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Competition Promotes Inclusivity in Game Design

By Joy Owens

Old Dominion University and the Virginia Modeling, Analysis, & Simulation Center (VMASC) have partnered for the Inclusive Gaming Challenge, an event designed to use gaming as a bridge to promote inclusivity among the community and awareness to the new game design major at the university. The Inclusive Gaming Challenge will allow challengers to program or design prototypes such as board games or hybrid games that are designed with everyone in mind. The teams will have five minutes to present their game design to a panel of judges at VMASC in Suffolk.

The challengers will team up to create a new game prototype with a concept that is accessible to as many people as possible. Co-founder and program director Kevin Moberly sat down to explain the idea behind the Inclusive Gaming Challenge; an event that will challenge students to program and develop games that ultimately bring people together despite disabilities and differences. Moberly said taking away a barrier such as disability will allow for better gaming experience and a heightened sense of confidence in individuals.

"Inclusivity is just that, games that are designed for people that aren't necessarily good at gaming" because of physical limitations, Moberly said.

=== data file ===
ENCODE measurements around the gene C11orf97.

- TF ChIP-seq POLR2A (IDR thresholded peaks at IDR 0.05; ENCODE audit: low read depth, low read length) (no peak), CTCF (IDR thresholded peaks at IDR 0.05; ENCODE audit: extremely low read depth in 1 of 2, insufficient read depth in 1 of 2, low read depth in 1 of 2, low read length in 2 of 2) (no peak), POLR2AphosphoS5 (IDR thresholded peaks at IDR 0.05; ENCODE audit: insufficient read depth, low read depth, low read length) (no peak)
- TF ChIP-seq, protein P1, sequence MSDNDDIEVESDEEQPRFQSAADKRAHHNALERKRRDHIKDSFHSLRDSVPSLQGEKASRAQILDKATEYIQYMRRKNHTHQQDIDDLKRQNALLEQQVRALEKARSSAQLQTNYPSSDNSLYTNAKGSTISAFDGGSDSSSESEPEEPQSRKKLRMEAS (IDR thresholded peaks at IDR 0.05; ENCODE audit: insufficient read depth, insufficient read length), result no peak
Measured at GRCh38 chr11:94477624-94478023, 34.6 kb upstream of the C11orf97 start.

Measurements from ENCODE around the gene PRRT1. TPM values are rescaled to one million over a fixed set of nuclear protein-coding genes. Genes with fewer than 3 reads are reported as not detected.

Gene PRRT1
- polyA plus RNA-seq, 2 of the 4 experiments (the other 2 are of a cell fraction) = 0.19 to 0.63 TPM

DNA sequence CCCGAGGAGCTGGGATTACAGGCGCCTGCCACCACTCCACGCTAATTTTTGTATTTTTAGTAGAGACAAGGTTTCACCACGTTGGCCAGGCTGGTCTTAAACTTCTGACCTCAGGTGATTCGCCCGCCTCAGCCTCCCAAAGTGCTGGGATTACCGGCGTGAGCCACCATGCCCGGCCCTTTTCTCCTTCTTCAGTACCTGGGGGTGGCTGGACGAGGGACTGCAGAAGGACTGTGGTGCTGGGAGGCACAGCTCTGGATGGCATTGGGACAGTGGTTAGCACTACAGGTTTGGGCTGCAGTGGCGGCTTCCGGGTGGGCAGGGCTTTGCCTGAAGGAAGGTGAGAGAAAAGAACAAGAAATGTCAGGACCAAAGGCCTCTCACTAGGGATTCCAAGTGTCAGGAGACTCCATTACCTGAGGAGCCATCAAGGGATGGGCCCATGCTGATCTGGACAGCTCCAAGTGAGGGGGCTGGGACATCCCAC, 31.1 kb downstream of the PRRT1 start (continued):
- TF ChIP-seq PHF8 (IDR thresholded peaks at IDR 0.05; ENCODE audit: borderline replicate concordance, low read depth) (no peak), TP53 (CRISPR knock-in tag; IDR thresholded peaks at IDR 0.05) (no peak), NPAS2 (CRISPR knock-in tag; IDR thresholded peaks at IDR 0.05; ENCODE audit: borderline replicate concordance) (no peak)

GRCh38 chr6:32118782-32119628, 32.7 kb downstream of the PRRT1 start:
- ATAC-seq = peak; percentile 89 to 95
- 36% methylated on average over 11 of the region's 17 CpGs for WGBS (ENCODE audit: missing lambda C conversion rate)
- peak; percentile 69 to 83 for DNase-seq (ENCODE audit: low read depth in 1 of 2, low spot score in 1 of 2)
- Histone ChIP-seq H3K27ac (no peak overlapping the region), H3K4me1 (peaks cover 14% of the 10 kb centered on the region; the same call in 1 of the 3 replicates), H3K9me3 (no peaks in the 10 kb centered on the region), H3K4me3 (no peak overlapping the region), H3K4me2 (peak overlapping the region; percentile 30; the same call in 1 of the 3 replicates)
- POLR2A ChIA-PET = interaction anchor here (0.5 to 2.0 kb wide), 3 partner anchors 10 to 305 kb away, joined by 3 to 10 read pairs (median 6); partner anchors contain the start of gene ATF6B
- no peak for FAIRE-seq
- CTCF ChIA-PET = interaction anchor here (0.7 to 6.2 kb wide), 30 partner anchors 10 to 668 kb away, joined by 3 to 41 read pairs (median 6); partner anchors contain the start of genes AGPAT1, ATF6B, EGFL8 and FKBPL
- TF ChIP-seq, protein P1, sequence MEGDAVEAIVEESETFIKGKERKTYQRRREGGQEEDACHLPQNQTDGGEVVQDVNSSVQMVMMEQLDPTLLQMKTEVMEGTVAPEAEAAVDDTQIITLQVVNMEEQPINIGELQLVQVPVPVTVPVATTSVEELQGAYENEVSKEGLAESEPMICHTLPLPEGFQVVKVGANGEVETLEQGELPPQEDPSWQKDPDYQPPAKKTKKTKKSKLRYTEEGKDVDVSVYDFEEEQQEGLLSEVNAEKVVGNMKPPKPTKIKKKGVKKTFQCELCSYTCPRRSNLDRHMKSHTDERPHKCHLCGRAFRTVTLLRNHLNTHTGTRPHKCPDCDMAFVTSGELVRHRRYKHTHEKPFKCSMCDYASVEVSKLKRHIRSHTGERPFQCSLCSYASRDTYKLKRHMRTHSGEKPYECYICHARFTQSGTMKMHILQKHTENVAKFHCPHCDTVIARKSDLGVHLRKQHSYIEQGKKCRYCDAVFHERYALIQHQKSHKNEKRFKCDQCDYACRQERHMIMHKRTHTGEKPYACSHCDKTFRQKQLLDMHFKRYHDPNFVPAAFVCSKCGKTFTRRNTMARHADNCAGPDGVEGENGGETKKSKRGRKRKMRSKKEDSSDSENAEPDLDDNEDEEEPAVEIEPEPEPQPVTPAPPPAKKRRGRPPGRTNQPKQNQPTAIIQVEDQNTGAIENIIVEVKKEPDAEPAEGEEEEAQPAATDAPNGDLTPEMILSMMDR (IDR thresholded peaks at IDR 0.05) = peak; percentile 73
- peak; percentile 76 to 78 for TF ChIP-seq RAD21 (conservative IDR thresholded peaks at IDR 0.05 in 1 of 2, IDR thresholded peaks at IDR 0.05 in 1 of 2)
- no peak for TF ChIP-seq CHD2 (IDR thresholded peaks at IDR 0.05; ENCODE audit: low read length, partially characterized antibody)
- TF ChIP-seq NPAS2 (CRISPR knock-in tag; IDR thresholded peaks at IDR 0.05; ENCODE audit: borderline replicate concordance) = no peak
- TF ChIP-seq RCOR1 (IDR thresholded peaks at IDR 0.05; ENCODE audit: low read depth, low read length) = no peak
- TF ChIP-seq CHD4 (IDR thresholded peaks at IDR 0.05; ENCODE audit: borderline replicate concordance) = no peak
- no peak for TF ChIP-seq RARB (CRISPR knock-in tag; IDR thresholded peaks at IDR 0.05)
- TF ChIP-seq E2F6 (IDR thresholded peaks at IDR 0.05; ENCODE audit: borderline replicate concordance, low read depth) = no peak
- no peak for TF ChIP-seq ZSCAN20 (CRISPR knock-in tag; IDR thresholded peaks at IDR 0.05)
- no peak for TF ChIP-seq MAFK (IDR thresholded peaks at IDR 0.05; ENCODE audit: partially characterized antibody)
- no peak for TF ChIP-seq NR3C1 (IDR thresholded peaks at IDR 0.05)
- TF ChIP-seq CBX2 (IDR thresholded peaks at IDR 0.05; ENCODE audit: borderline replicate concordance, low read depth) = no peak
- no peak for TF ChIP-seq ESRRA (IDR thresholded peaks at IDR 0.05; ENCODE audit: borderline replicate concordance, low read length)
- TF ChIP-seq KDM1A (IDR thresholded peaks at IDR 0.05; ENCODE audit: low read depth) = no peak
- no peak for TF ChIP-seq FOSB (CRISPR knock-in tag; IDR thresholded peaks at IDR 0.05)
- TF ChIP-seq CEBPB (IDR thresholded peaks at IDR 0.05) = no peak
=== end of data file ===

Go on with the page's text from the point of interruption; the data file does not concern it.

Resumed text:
He added that disability is not a personal trait, but that it is constructed by social situations. Inclusivity in game design discusses breaking the norms of gender, ethnic, cultural, and racial representation while recognizing that there is more than one type of person. Moberly is collaborating with VMASC faculty, Saikou Diallo, Bratislav Cvijetic (BaTo), Hector Garcia, Krzysztof Rechowicz and John Shull, to come up with this challenge as a way to build a bridge between the new gaming major and the resources that VMASC offers.

University students of any major, along with the IDS Game Development Design Criticism major, are welcome to participate in the event on February 25.

A collaborative panel of expert judges from VMASC, the software industry, and a game designer will judge the teams based on rubrics and certain criteria. The teams will then be responsible for creating promotional videos designed to showcase their game features, gameplay, plus the design and development process.

"This competition will brand the identity of the new gaming major and show that these are the type of game designers we want to produce...This is one way we are trying to brand the identity of the major," Moberly said. He added the competition is also a way to introduce students to other opportunities available at VMASC.

Old Dominion University and VMASC invite the public to join them again on April 25 for an interactive bridge-building experience when the public interacts with student-developed games and witness first-hand how they will impact their community. Students still have the opportunity to register to compete in this event either as a team or single to be placed in a team.

Joy Owens is a junior public relations major with a marketing minor from Covington, GA. This story was written as part of a partnership between the ODU Chapter of the Public Relations Student Society of America and the College of Arts & Letters to give students out-of-classroom experience in writing for public relations.

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